Karen during the  mid-1940's
While Gough was in the Army and stationed in North Carolina, Morley became involved in organizing tobacco workers. After the war, she brought her experience and energy to the union movement in Hollywood. "The Actors Guild had been held to a 10-year no-strike agreement, and when that 10 were up, the progressives in the Screen Actors Guild made all these forward-looking proposals, most of them written on my dining-room table. I was blacklisted because of this activity, so I'm not a typical anything. From that time on, I always had the studios on my neck."
After dodging HUAC subpoenas in the small town of La Quinta (outside Palm Springs), she moved to New York, where Gough found work in the theatre. But Morley was still too prominent a target to get a part on stage or screen. She never acted after 1951, when she appeared in a film she has no fondness for: Joseph Losey's turgid remake of Fritz Lang's M. ("There's no comparison," says Morley; "the first one was a pip.") She did run for lieutenant governor of New York in 1954, on the American Labor Party ticket, but says, "I don't like giving speeches -- I enjoy sitting on my rump. What happened was that someone put the arm on me. I liked getting the mail; I was 'Hon.' on everything for a few weeks. And I spoke out on women's rights, like equal pay for equal work. We haven't got around to that yet."
When it comes to Elia Kazan, she says, "I know he's old -- he's my age. But I don't think it's my place to forgive him. He was awful, and he is awful. If he wants to apologize to the people he ruined, that's up to him, and I would be delighted to hear it. If they forgive him, I'll forgive him -- but not until."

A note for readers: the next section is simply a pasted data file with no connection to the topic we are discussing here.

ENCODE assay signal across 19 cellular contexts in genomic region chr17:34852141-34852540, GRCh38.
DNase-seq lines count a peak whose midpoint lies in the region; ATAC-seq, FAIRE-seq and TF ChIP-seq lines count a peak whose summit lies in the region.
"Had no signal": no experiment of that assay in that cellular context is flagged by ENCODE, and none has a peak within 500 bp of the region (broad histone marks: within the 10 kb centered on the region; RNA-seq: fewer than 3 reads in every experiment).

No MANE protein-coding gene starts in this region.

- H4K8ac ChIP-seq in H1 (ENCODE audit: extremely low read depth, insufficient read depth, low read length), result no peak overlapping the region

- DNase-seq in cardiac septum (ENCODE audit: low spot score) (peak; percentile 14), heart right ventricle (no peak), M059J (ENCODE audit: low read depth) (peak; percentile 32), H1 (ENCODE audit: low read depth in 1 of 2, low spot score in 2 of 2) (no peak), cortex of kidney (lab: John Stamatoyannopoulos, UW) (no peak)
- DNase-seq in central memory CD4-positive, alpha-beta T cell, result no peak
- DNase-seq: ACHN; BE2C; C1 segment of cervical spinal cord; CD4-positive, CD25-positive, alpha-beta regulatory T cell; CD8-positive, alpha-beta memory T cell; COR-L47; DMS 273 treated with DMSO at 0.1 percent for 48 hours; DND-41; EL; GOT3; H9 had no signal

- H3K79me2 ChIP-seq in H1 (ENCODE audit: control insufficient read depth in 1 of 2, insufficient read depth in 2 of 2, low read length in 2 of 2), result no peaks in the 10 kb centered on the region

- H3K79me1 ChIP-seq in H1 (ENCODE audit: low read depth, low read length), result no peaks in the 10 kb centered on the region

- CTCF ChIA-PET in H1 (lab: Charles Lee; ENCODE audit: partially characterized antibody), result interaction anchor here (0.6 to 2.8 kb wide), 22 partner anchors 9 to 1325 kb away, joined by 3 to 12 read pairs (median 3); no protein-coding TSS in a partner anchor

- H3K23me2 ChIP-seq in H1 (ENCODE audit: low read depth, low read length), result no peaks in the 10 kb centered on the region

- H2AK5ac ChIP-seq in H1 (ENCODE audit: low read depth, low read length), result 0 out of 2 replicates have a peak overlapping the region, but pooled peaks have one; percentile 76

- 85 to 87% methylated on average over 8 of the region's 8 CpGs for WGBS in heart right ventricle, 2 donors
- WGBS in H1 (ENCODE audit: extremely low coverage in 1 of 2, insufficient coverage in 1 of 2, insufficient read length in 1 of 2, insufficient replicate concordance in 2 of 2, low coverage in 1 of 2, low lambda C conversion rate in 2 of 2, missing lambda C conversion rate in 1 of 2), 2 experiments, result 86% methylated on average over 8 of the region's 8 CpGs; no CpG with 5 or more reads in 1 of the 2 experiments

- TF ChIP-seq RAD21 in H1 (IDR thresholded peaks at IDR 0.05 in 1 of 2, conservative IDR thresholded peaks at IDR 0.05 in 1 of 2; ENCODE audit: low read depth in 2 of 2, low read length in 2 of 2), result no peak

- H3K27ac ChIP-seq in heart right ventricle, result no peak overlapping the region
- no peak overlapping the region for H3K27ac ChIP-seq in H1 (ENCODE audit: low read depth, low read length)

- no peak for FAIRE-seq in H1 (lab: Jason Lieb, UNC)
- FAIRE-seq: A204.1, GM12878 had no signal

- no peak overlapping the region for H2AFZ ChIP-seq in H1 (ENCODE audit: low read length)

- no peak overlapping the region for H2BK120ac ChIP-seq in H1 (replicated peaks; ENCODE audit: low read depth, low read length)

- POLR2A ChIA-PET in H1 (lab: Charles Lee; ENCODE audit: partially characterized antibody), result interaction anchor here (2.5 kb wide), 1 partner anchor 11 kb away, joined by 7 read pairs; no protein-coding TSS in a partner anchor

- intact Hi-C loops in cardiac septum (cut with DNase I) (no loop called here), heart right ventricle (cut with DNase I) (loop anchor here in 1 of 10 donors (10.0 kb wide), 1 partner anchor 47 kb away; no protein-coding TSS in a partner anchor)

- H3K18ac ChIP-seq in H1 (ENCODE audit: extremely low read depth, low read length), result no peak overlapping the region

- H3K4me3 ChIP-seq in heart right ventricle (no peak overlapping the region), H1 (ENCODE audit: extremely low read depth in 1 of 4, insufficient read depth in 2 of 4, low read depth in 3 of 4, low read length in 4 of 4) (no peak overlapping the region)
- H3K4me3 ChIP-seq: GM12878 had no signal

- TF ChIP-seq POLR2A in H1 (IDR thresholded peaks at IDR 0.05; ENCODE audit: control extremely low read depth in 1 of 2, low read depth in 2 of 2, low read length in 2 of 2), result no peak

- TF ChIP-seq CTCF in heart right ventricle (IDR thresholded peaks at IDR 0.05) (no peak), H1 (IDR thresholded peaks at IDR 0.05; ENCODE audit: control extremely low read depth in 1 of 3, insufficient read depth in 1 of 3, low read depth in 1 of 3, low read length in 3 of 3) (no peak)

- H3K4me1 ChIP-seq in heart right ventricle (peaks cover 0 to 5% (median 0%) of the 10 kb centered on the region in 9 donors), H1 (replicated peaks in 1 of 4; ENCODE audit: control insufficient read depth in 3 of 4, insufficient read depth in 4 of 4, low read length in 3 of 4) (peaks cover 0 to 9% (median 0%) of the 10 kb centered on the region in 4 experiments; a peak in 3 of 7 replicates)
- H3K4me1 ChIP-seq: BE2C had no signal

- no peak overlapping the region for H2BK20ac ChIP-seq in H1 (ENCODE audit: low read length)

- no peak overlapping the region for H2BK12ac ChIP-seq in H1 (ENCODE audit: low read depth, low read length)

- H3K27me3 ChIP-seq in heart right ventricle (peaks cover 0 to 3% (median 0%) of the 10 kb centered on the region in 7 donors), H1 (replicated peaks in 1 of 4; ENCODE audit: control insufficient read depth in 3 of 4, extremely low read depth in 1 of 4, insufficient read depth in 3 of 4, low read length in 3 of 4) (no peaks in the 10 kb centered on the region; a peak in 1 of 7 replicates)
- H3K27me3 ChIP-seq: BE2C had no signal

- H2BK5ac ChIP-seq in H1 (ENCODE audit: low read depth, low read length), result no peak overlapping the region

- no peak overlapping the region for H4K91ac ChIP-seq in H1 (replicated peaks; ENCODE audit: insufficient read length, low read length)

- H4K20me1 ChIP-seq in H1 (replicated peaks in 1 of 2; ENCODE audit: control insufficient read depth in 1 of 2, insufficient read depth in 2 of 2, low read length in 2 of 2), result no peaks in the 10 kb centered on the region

Karen in 2003 before her death during an interview with TCM

Thursday 3 January 2013

Precode Cutie Remembers: Anita Page Interview - 1996

Below is a little gem I found on YouTube while searching for information on the early Precode musicals. It is part 1 of a 9 part interview with Precode and silent actress, singer and dancer Anita Page. In it she details how she started her career, the transition from silents to talkies and the highs and lows of working for the studio that claimed to ‘have more stars than there are in heaven’ MGM. She also discusses many of the popular actors and figures of that time including Joan Crawford, Irving Thalberg, Louis B. Mayer, her ‘dear friend’ Marion Davies and her lover William Randolph Hearst, Ramon Navarro (who proposed to Anita during her short career) and many others.     

The footage, unlike many interviews available online, is uncut and very raw with the interviewers questions being audible as well as showing the problems 86-year-old Anita had remembering facts and staying focused. Anita appears to be such a lovely, carefree lady who – although she apparently lived a modest life after movies – still kept the glitz and the glamour of the industry that made her famous.  
I hope you all enjoy it!!